LEIR, who next reigned, had only three daughters and no male issue: governed laudably and built Caerlier, now Leicester, on the bank of Sora. But at last, failing through age, he determines to bestow his daughters, and so among them to divide his kingdom. Yet, first, to try which of them loved him best (a trial that might have made him, had he known as wisely how to try as he seemed to know how much the trying behooved him), he resolves a simple resolution, to ask them solemnly in order; and which of them should profess largest, her to believe. Gonorill, the eldest, apprehending too well her father's weakness, makes answer, invoking Heaven, "That she loved him above her soul."
"Therefore," quoth the old man overjoyed, "since thou so honorest my declining age, to thee and the husband whom thou shalt choose, I give the third part of my realm."
So fair a speeding, for a few words soon uttered, was to Regan, the second, ample instruction what to say. She, on the same demand, spares no protesting; and the gods must witness, that otherwise to express her thoughts she knew not, but that "She loved him above all creatures"; and so receives an equal interest with her sister.
But Cordeilla, the youngest, though hitherto best beloved, and now before her eyes the rich and present hire of a little easy soothing, the danger also, and the loss likely to betide plain dealing, yet moves not from the solid purpose of a sincere and virtuous answer. "Father," saith she, "my love towards you is as my duty bids: what should a father seek, what can a child promise more? They, who pretend beyond this, flatter."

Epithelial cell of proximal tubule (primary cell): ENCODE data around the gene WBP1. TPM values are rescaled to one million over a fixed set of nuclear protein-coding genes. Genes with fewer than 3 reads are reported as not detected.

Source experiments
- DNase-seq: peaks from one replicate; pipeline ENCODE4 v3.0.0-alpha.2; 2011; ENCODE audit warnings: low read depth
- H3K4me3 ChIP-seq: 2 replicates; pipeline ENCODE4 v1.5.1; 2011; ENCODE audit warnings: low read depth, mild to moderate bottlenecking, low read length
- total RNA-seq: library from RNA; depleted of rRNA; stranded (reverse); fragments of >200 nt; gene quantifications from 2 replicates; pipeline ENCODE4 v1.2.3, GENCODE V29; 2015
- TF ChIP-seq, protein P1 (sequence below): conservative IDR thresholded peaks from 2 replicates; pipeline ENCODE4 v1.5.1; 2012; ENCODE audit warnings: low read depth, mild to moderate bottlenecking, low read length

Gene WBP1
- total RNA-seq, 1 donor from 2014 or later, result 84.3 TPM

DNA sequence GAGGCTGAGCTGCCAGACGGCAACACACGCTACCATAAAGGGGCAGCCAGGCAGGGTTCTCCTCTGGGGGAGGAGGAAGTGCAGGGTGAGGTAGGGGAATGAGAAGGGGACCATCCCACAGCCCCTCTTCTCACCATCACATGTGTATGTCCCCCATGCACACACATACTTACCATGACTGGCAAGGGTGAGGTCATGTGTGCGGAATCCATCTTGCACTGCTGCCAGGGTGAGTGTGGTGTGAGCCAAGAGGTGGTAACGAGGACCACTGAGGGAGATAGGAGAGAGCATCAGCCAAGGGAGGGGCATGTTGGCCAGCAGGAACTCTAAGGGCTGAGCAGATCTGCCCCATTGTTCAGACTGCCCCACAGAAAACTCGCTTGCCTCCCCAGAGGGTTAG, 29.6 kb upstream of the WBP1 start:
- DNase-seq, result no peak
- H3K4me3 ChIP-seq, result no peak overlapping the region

When the old man, sorry to hear this, and wishing her to recall those words, persisted asking; with a loyal sadness at her father's infirmity, but something, on the sudden, harsh, and glancing rather at her sisters than speaking her own mind, "Two ways only," saith she, "I have to answer what you require me: the former, your command is, I should recant; accept then this other which is left me; look how much you have, so much is your value, and so much I love you."
"Then hear thou," quoth Leir, now all in passion, "what thy ingratitude hath gained thee: because thou hast not reverenced thy aged father equal to thy sisters, part in my kingdom, or what else is mine, reckon to have none." And without delay, he gives in marriage his other daughters, Gonorill to Maglaunus duke of Albania, Regan to Henninus duke of Cornwall; with them in present half his kingdom; the rest to follow at his death.
In the mean while, fame was not sparing to divulge the wisdom and other graces of Cordeilla, insomuch that Aganippus, a great king in Gaul (however he came by his Greek name, not found in any register of French kings), seeks her to wife; and nothing altered at the loss of her dowry, receives her gladly in such a manner as she was sent him.